Monday, November 1, 2010

Volvo launches 'Emissions Equality' (UK)

Volvo UK has launched an 'Emissions Equality' movement which hopes to persuade UK car buyers to think "about a car’s complete emissions picture, rather than just CO2 in isolation".

The Chinese owned Swedish company is suggesting the adoption of a classification scheme for new and used cars that details an engine's emissions of nitrogen oxides, hydrocarbons and particulates as well as CO2. Unlike carbon dioxide, hydrocarbons, nitrogen oxides, and particulates are dangerous to humans.

This information is obtained by Government databases for all cars sold in the UK ever since 2001. Volvo is also releasing an application for phones and computers which aim to give drivers access to this "total emissions information". The classification scheme is similar to the one in the U.S, which gives a score from 1-10 for both a car’s "Greenhouse Gas" and "Air pollution" emissions.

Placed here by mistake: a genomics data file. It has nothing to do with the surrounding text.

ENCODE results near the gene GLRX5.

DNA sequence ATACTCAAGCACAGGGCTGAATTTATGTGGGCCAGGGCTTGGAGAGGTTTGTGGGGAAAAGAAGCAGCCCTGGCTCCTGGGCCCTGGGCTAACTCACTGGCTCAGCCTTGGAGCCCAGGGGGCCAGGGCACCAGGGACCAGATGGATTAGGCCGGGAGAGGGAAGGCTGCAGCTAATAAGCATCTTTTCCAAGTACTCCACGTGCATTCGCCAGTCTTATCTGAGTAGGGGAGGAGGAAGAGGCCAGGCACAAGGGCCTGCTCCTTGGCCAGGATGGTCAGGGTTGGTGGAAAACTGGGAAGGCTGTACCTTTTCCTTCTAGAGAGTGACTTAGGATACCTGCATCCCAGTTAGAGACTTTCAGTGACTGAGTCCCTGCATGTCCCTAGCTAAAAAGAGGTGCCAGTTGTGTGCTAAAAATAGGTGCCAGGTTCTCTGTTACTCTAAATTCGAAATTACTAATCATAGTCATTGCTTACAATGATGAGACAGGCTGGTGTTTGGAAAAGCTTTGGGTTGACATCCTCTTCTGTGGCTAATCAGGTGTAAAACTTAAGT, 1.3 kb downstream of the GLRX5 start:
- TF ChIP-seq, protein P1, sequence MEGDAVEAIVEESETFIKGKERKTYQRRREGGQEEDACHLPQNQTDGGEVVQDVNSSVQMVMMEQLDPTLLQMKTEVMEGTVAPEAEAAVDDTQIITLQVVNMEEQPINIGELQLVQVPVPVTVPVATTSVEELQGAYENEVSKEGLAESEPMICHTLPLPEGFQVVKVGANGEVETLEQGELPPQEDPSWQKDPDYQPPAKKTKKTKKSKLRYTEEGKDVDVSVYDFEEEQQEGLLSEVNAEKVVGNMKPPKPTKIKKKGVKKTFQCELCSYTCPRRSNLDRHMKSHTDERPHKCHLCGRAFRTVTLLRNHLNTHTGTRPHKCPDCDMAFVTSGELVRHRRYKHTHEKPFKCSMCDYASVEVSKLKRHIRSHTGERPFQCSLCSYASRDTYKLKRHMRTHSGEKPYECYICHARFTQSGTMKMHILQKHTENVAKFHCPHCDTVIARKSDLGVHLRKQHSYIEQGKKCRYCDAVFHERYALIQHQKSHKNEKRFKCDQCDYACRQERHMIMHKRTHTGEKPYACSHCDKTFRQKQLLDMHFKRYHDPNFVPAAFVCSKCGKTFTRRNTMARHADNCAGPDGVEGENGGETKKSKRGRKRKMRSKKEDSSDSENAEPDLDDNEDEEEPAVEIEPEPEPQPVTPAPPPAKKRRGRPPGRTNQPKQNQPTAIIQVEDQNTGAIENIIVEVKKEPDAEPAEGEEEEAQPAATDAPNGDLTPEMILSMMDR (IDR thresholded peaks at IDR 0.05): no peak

Volvo's campaign comes in the wake of threats by the EU to charge fines of up to £300m on the UK because of poor air quality, in particular London which has the poorest air quality of any major European city.

According to Professor Frank Kelly of Kings College, London there are 4,300 early deaths in London every year, and 50,000 across the UK, as a result of air pollution, of which 70% comes from road transport. Professor Kelly says that the lungs of children in inner city areas are particularly vulnerable to roadside particulate pollution, which is generated almost entirely by diesel traffic.


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